How to Read a Keepa Chart to Make Smarter Amazon Purchases when Sourcing for Arbitrage & Wholesale
Today we’re going to go over how to read a Keepa graph. The importance of understand a Keepa graph is vital to all amazon sellers. It’s going to show you price history & best seller rank history over the lifespan of that listing.
Why is that important? If you can better understand those two things, you can make more informed decisions on purchases because you’ll be able to better anticipate what the sales velocity will be when your inventory actually goes live (not at the time of the purchase) & what you can expect to sell your product for.
If you’re serious about selling more & making more on Amazon, understanding Keepa graphs will help you immensely. And the great part about keepa is you don’t need to pay for it. There is a paid plan, but you don’t need it. The free version works great.
The only reason, in my opinion you would want to upgrade, is if you either want to look at historical data on the buybox price or historical data on the sales rank.
When you initially look at a keepa chart, it can seem daunting. There are lines going everywhere & many different colors & it can be confusing…almost like looking at another language.
But you can select & deselect different things on the chart if you only want to look at specific data.
The first thing to understand about keepa charts is the color schemes. Amazon is in orange. The lowest new price (not counting shipping) is in blue. And the lowest used price (not counting shipping) is in black.
Depending on what you’re sourcing for, some of this information might not be relevant & then you can deselect it so you can focus on the information that is important. You can also adjust the date range on the graph to look at more recent data or more long term data.
If you’re seeing any white spaces in the chart that’s because this is a period when amazon is out of stock & no longer a seller on this listing.
So, the shaded orange indicates when amazon is in stock vs. out of stock. The line at the top of that is going to indicate their price. This is important because you can look at the price trend of an item.
For example…if you can source something at $4 & the current buybox price is $30, then there could be a good opportunity.
You’ll want to look at the price history of the keepa chart to make sure. If the price has been pretty steady at around $30….maybe it drops to $28, but then goes back up to $32…& stays roughly around $30 for a long period of time, then that’s obviously a pretty good buy & a safe bet to make money on.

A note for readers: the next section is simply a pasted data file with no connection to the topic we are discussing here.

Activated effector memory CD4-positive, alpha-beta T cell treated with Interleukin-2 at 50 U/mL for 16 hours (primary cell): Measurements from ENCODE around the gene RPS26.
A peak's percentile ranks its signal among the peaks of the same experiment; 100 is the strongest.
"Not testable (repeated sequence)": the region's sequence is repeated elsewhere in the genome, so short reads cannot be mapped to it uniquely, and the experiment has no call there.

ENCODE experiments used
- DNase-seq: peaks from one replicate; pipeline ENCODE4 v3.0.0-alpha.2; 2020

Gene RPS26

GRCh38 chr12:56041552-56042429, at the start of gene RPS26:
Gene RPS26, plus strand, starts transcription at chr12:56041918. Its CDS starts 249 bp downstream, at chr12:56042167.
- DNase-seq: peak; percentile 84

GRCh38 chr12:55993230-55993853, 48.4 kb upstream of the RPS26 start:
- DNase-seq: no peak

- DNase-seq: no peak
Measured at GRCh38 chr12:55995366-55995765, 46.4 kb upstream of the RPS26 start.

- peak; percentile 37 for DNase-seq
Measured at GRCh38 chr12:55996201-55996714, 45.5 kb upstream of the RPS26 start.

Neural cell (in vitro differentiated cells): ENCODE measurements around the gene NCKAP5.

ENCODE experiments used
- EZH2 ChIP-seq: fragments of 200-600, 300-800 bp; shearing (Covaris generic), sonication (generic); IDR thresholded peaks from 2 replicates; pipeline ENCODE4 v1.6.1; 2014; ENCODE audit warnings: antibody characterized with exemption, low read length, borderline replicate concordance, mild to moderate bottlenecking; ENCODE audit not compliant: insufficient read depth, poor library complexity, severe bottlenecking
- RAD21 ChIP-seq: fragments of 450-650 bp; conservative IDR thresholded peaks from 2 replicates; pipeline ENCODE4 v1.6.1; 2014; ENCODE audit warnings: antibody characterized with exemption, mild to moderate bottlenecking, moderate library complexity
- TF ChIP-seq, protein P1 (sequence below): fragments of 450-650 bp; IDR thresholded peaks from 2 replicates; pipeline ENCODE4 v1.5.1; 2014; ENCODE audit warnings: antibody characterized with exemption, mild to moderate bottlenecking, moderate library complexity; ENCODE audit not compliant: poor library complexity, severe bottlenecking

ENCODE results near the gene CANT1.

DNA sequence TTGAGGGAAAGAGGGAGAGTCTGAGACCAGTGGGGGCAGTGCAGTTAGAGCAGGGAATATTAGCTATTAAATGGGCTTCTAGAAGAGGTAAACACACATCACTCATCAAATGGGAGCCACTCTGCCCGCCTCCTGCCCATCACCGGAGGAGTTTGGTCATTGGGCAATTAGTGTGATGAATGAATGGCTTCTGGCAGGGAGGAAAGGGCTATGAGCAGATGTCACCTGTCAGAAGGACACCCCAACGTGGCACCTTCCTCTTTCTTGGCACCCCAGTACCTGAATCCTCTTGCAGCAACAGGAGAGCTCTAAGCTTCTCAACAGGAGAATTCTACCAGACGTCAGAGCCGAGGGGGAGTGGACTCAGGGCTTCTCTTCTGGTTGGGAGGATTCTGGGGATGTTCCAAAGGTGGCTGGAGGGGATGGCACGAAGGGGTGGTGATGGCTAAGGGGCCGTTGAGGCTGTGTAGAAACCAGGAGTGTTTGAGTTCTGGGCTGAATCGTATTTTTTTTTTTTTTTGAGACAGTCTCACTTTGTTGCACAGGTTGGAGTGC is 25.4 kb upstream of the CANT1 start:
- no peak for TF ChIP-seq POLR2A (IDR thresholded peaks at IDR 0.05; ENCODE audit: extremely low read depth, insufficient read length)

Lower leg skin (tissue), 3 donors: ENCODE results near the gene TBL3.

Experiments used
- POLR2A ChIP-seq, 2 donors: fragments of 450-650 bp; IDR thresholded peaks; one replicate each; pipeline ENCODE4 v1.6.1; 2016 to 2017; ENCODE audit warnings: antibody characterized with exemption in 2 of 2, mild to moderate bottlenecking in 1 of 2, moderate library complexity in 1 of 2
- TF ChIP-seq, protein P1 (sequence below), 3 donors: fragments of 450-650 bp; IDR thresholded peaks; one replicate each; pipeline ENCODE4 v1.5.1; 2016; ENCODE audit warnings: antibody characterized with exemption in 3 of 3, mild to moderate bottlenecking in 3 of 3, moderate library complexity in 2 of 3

On the other hand, if the price is super up & down, & it happens to be 30 currently, but for the majority of time is was only $8, then you might want to look more in depth into it & move forward with caution.
Understanding keepa graphs can help save you from making poor buying decision too. For example, let’s say you’re sourcing a product that costs $15. You look at the amazon listing & it sells for $100. Immediately, you get excited & you think you just scored big!
Now, a beginner purchases that product without thinking twice. I mean, they did the research right? You buy for $15, the listing sells at $100. It’s a no brainer.
But the experienced seller knows to look further into that. They want to see the price trend on the keepa chart to make sure that price isn’t just an outlier. Because potentially, what the beginner might not know is the price has been $20 for about 95% of that items lifecycle, & is only $100 right now because Amazon is out of stock & the only other seller on the listing raised the price drastically.
If that were the case, you could potentially buy the product at $15 expecting it to make you a lot of money, but then by the time it gets into FBA the price might have dropped back down to $20 & you could end up losing money after fees.
So this is a perfect example of why understanding keepa graphs can help you judge quality buys vs. risky buys.
You can do the same exact thing with the lowest new price & the lowest used price if you want to look at that data too. Keep in mind you can select & deselect the information you want to see so your chart isn’t confusing & is only displaying relevant information to your purchase.
That’s how you read a keepa chart to better judge product purchases.
If you'd like to watch the video breakdown of this article, you can check it out directly below.